South Africa

One word can solve Eskom crisis – FMF

Andre de Ruyter Eskom

The Free Market Foundation has proposed a simple change to the Electricity Regulation Act will be a game changer in solving the electricity shortage in South Africa.

The organisation said the electricity crisis is due to Eskom being the sole buyer and seller of electricity in South Africa.

This monopoly, which is unable to serve the country’s energy needs, is causing tremendous damage to the economy.

“Eskom’s monopoly must be broken, and the private sector should be empowered to provide electricity,” the FMF said.

For this to happen, the government should amend the Electricity Regulation Act to create a competitive energy market in South Africa.

The Electricity Regulation Act of 2006’s Chapter III on Electricity Licences and Registration states:

No person may, without a license issued by the Regulator in accordance with this Act-

(a) operate any generation, transmission or distribution facility;

(b) import or export any electricity; or

(c) be involved in trading.

The Free Market Foundation (FMF) argues that South Africa’s electricity challenges are due to two words in the Act – no person.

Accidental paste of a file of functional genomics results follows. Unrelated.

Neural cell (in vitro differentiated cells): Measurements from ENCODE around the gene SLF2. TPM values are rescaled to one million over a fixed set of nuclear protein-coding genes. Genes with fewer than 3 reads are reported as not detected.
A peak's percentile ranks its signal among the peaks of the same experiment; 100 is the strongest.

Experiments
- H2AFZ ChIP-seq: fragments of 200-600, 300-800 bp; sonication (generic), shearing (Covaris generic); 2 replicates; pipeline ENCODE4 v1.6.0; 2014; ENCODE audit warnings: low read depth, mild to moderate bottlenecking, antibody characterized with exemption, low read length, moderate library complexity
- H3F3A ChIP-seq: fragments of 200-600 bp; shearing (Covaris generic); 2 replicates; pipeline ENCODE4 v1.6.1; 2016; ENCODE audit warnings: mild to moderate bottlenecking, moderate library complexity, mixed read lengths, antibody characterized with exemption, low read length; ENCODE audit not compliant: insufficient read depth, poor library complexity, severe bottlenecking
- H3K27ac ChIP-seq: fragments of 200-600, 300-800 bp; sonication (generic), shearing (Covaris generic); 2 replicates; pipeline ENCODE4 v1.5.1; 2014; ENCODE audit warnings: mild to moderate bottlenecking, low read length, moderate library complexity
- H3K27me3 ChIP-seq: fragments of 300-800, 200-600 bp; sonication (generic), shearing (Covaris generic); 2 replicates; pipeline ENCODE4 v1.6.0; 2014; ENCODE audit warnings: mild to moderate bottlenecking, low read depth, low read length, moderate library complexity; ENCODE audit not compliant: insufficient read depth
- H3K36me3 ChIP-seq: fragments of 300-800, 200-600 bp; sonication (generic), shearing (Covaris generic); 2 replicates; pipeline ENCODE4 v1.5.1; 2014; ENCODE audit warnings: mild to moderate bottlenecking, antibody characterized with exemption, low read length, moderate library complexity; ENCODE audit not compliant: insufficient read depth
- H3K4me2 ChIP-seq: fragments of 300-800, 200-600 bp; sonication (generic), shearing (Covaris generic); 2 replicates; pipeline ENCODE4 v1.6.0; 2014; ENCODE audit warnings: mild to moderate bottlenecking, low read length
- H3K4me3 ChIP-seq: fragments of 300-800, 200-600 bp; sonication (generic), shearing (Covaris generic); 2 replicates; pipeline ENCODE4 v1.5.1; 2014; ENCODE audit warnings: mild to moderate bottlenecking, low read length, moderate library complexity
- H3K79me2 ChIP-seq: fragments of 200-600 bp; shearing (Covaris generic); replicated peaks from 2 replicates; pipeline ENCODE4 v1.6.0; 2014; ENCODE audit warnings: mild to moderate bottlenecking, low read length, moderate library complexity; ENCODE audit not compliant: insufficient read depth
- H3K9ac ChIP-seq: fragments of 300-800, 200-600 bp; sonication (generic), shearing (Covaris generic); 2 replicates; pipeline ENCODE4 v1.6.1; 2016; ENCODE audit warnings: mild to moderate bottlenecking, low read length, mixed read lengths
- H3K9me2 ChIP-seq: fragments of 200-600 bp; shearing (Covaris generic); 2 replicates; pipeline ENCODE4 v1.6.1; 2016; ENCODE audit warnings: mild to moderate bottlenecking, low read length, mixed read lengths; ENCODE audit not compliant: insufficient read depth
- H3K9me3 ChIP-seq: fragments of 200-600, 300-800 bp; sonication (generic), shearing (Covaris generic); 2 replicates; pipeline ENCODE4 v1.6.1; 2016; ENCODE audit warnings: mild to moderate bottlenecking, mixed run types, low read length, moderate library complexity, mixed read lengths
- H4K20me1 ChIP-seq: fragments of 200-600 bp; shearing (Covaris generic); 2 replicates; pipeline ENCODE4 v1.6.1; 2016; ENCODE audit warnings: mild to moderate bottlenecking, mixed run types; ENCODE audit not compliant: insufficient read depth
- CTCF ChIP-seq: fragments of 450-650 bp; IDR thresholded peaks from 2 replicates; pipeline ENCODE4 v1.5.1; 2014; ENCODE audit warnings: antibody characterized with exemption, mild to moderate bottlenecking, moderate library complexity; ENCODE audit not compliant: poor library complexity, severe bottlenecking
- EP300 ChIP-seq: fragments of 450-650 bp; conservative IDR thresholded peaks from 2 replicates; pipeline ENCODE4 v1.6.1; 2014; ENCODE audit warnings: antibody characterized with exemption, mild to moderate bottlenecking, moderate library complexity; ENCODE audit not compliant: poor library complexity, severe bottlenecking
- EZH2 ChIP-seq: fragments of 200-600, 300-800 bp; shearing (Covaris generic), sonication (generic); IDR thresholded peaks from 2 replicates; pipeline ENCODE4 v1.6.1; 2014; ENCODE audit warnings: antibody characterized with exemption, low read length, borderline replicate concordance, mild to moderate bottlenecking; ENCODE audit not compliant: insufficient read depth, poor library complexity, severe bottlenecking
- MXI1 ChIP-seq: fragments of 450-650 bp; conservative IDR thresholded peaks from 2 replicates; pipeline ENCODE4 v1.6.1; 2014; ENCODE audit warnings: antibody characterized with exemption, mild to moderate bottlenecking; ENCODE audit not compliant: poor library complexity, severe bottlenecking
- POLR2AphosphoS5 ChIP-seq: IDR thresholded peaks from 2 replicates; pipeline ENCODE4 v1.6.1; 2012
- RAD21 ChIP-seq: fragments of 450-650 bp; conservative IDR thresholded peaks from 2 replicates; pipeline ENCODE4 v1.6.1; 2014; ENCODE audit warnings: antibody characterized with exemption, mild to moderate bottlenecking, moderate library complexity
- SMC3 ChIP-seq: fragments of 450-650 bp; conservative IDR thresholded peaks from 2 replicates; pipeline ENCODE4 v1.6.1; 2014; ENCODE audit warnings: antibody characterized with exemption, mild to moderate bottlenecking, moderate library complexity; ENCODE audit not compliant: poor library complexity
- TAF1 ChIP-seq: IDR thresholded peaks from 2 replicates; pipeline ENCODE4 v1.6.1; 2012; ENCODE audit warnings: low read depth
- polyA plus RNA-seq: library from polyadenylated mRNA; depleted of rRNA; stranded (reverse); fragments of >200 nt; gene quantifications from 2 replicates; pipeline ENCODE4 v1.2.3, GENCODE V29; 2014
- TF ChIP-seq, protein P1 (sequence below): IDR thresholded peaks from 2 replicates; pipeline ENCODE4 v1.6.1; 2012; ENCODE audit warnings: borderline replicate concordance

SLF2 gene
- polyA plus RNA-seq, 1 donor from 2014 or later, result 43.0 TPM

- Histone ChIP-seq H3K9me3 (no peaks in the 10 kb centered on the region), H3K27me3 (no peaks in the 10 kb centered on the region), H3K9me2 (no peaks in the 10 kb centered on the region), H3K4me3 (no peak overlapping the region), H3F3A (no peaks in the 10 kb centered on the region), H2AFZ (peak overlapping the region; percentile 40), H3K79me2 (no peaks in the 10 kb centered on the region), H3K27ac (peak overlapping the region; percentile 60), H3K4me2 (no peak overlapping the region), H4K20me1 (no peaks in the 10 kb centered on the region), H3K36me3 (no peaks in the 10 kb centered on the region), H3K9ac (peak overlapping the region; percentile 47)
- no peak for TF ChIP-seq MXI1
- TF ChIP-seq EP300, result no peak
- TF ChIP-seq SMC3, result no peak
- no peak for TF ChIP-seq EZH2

Changing “no person” to “every person”, the FMF said, will open the supply of energy in South Africa and solve its energy crisis.

“The government should allow every person or business capable and willing to participate in power generation,” it said.

Eskom cannot be saved

Dawie Roodt
Dawie Roodt

The Free Market Foundation’s view is substantiated by top economists, like Efficient Group’s Dawie Roodt, who also believes the private sector is the only hope to solve the crisis.

Roodt said Eskom is financially and operationally unsalvageable and will come to the same end as South African Airways (SAA).

He said that to see how the “Eskom movie will play out,” you merely have to look at what happened to another state-owned enterprise – SAA.

“SAA had ten turnaround plans, and they all failed. The company was ultimately run into the ground financially and operationally,” he said. “Eskom will go the same way.”

“Eskom has been run into the ground, and the only way to get reliable electricity is for the private sector to provide it,” he said.


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